If you are not a native English speaker, I think the concept of plurality has certainly left you distraught and confused. Well, I am here to help you out so that you do not have to resort to the internet to ask questions like ‘Is it monkies or monkeys’. Without further ado, let us drop right in.
What Is The Plural of The Word ‘Monkey’: Monkies Or Monkeys?
According to a trend noticed by American Standard English experts, words that end with ‘y’ tend to flout the usual norms and go about their own way. Well, that sounded way more dramatic than it is. But the truth is the words that do end with ‘y’ do not follow the norm of putting ‘s’ or ‘es’ at the very end of the word. And therefore people are confused about whether it is monkies or monkeys. Keep reading as we will help you tackle fundamental ideas and see how the plurality of words functions.
If you are not a native English speaker, pluralization can be one of the most frustrating aspects of the language. With so many rules and exceptions to follow, it can really be a challenge to remember all of them in a single go. If we take the current example, the word monkey ends with a ‘y’ and therefore people are getting confused about the plurality of the word.
Delving deeper into this topic you will understand that the answer is quite complex and quite mind-boggling. It shows the beauty and complexity of the language. Take one instance for example, ‘lorry’ becomes ‘lorries’. ‘Trolly’ becomes ‘trollies’. So if we follow the same rule, ‘monkey’ should become ‘monkies’ right? Well here is where the magic of the language lies. The correct plural form of the word ‘monkey’ is not ‘monkies’ but, ‘monkeys.’ How did that happen? Delve deeper and you will know why and how that happened.
The ‘Y’ Argument.
So, I think that sudden twist in the situation might have frazzled you a little bit, but trust me when I say this. The sudden variation happened according to the laws of the English language.
So, the primary reason that ‘y’ poses a challenge to the rule of plurality is not because of any linguistic norms Several experts believe that it is more of an aesthetic factor. Take two words for example, ‘fly’ and ‘community’. Now change the words to ‘flys’ and ‘communitys.’ Do the words not look aesthetically incomplete? However, when you write ‘flies’ and ‘communities’, the words look more complete and read well. So, the primary factor of this ‘y’ debate lies in the aesthetic aspect of the language.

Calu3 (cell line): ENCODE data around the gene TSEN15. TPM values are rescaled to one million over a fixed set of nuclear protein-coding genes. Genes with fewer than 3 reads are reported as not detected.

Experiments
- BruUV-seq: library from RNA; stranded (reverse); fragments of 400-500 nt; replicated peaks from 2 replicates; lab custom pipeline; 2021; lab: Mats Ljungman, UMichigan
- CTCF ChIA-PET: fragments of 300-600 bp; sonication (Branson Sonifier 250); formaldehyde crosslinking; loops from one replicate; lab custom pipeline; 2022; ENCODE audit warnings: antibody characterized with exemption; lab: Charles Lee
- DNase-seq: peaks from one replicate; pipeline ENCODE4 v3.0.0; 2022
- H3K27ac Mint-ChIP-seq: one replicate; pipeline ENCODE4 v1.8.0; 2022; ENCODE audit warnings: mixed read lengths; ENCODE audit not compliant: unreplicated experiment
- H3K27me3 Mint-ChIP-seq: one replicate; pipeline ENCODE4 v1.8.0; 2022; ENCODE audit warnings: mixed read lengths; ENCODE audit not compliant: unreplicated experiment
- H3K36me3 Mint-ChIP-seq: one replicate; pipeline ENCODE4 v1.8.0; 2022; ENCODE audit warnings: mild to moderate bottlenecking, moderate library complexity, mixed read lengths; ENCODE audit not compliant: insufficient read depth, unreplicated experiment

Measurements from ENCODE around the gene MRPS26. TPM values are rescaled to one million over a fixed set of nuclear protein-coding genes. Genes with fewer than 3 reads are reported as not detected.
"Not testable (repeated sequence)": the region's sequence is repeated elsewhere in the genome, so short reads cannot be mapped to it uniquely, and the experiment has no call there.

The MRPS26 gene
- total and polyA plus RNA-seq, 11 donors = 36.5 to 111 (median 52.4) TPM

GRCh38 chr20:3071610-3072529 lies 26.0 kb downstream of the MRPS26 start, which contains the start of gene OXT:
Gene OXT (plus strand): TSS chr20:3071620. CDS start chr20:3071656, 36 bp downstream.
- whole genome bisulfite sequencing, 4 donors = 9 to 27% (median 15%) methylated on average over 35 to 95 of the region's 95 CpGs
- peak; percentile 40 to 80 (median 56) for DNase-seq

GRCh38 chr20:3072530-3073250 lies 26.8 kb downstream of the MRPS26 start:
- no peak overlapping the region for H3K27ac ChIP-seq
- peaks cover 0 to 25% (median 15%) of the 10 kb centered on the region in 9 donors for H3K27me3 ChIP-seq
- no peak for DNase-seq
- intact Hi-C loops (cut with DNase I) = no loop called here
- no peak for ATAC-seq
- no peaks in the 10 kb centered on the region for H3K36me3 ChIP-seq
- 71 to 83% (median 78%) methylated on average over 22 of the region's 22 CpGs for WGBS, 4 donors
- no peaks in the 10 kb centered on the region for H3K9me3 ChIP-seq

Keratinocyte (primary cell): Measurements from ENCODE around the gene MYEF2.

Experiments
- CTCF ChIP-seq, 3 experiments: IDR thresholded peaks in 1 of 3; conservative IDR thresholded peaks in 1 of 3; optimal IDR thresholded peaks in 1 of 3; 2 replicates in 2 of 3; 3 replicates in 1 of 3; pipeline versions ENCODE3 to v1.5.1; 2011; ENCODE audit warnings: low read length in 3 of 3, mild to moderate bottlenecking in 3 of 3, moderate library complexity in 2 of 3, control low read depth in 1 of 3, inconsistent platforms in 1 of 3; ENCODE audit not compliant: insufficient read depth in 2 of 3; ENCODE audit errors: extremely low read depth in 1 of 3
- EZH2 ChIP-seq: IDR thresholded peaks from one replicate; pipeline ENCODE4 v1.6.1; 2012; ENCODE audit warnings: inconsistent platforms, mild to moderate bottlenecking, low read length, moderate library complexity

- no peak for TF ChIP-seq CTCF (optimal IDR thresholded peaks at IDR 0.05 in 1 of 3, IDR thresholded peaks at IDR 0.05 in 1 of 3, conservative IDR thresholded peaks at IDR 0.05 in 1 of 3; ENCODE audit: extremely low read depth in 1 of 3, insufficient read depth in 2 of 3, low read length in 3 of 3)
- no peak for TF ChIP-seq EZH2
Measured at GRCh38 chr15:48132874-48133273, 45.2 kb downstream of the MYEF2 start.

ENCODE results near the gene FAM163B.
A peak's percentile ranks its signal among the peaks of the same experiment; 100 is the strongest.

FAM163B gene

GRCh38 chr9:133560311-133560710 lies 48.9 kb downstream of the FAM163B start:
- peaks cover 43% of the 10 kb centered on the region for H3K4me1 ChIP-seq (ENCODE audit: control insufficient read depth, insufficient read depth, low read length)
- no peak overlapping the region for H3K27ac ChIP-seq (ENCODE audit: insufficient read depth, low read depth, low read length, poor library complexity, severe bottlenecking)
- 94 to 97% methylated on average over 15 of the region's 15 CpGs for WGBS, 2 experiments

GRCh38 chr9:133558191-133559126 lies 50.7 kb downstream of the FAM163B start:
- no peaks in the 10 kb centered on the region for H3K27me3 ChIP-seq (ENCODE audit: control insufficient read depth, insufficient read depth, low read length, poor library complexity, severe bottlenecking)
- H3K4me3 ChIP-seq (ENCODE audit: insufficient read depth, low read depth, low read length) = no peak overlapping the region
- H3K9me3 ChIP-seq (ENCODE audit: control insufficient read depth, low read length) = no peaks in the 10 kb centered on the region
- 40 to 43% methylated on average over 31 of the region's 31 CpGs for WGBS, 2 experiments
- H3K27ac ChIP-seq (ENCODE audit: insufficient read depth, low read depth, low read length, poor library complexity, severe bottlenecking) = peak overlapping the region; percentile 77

However when the question becomes about ‘ey’ the rule shifts again. Since the words feel more complete from the get-go, adding a lone ‘s’ works perfectly fine. So key’ becomes ‘keys’, and ‘monkey’ becomes ‘monkeys’. This should simplify the overall confusion for quite some time. But since we are talking about words it is only natural that we look at the etymological origin of the word ‘monkey’.
According to the etymological definition of the term ‘monkey’, it is a word that originated in the German version of the story Reynard the Fox Legend. The story was first published in the year 1580. The fable features a figure that is named Moneke, an offspring of the character called Martin the Ape.
From here, the word ‘monkey’ originated. The word defines small primates residing in tropical areas, mostly trees. They are mostly humanoid in appearance and have opposable thumbs along with a long tail.
Rules Of Plurality
With the monkies or monkeys confusion clarified to a great extent. I think we must look at the fundamental rule of plurality that the English language follows. The general rule of thumb is that if a word ends with just ‘y’ then the plural of the word is ‘ies’. The reason behind such a variation is mostly an aesthetic one. A word that only ends with ‘y’ feels incomplete therefore it is transformed into ‘ies’.
However, there is one single exception to this rule. This exception is that if a word ends with an ‘ey’, then the plural version of the word becomes, ‘eys’. Again, this is purely an aesthetic rule. Any word that ends with ‘ey’ looks more complete and therefore there is no need to add ‘ies’ to the mix.
Now any word that does not fulfil the previous two requirements or are simple noun, does not resort to the aforementioned rules. In fact, adding an s to such words will simply transform them into their plural counterparts. A bus can become busses. The word ball can become balls. And the list goes on.
Since we are already looking at the rules, I think we must look at another rule before start wrapping this up. Well, if a word ends with an ‘f’ sound then the norm changes again. The plural version of such words end with ‘ves’. Like for example, the word calf becomes calves. The knife becomes knives and the list goes on.
And with that, we have reached the very end of our article. All the variations that we discussed here are not only important for our monkies or monkeys debate. But is also very important for understanding how plurality of words works. I hope that this article will help you with your query. Keep following our page for more sports-related content.
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